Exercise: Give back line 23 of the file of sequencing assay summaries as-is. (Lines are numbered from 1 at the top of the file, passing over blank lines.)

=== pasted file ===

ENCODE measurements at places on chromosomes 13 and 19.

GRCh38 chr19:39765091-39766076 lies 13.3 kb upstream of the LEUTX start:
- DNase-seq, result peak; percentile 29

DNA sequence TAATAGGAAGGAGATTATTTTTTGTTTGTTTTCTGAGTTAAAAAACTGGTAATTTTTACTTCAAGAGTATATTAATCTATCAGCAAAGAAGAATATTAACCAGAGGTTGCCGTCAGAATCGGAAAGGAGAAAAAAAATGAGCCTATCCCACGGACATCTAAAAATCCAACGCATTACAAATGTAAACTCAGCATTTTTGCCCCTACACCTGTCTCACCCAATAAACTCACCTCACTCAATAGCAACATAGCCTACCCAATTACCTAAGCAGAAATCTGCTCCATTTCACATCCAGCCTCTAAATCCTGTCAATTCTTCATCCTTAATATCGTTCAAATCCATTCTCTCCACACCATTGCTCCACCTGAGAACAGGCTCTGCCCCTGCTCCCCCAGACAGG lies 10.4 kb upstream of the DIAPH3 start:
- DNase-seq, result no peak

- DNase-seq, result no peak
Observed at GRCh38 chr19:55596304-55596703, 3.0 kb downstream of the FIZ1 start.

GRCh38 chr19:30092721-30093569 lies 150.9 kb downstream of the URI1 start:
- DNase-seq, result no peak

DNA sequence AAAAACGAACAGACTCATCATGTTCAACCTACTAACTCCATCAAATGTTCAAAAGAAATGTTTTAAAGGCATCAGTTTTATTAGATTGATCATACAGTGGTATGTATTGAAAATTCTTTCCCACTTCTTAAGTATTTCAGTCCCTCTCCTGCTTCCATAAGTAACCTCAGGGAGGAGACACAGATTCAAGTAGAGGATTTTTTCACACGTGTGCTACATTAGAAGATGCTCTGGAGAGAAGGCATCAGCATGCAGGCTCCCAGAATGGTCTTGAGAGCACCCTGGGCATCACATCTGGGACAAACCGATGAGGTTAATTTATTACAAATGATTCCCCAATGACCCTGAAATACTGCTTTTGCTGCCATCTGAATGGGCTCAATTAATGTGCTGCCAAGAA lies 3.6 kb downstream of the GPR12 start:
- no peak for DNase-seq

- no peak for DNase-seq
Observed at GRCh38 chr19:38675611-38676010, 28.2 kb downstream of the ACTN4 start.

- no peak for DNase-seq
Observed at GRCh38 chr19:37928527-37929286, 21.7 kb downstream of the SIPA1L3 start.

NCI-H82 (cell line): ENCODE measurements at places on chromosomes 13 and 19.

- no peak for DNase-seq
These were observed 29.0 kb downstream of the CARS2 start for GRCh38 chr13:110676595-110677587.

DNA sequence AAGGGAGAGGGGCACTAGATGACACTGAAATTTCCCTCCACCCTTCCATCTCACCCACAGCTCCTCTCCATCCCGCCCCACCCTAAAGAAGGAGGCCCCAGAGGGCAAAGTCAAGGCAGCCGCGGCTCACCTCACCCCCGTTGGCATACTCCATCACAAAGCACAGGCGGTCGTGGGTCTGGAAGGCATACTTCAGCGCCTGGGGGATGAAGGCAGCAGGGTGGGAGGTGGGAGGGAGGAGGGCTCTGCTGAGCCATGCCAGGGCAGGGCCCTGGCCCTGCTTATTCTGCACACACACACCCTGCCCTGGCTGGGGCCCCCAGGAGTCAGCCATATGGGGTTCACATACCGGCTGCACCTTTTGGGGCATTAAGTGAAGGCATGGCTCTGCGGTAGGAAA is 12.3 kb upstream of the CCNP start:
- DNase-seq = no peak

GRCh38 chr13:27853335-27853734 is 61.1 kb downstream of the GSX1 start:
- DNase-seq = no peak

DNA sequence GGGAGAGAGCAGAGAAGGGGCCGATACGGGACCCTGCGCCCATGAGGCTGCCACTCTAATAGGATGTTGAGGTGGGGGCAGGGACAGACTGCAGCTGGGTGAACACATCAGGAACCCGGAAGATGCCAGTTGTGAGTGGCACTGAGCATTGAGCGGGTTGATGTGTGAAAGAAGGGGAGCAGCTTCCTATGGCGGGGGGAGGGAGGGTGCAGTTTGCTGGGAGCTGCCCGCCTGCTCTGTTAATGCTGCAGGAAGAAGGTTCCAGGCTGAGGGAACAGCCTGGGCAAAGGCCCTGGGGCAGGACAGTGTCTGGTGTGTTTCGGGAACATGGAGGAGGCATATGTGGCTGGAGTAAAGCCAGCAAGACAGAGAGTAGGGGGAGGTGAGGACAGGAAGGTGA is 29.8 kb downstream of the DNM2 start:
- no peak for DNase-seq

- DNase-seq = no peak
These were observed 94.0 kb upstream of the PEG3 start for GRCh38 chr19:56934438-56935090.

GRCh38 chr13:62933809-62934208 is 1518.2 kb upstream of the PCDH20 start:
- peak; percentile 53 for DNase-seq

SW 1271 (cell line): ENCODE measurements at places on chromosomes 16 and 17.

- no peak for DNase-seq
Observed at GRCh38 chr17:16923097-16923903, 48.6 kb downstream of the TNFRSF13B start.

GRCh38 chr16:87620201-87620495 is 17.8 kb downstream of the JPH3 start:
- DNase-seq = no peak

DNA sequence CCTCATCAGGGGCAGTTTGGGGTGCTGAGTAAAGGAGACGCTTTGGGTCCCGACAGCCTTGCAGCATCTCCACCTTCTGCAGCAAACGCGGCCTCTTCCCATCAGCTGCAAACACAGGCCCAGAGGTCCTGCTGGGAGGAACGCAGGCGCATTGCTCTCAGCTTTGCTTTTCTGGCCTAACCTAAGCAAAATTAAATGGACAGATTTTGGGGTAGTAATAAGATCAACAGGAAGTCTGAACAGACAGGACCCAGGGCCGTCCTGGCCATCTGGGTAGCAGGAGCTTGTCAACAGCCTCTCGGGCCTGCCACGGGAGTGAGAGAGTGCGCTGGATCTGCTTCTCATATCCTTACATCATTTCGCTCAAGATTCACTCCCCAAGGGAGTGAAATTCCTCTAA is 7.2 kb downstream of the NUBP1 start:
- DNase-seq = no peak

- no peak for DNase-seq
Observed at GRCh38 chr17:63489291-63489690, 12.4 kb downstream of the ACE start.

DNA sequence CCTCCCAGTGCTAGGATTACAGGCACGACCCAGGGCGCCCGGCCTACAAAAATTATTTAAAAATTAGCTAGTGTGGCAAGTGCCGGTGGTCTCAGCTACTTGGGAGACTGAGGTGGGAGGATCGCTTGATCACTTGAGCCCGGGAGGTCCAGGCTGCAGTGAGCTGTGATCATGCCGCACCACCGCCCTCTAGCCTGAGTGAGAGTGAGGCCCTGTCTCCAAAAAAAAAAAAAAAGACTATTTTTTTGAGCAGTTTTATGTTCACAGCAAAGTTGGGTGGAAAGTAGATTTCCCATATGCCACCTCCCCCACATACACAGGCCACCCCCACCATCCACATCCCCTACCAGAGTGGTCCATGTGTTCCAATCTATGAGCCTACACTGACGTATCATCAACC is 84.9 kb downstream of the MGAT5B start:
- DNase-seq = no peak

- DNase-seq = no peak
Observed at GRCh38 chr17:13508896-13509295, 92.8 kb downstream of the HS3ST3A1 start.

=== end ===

DNA sequence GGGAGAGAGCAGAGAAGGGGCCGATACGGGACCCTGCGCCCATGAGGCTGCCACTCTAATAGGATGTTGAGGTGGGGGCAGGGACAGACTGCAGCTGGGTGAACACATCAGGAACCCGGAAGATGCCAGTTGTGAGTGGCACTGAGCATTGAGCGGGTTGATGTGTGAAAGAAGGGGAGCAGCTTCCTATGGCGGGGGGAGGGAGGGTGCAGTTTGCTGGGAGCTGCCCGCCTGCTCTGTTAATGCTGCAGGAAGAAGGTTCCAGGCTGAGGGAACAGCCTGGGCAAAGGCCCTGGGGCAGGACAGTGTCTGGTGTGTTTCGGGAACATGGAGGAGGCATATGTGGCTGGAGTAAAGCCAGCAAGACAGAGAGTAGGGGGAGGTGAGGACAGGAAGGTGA is 29.8 kb downstream of the DNM2 start: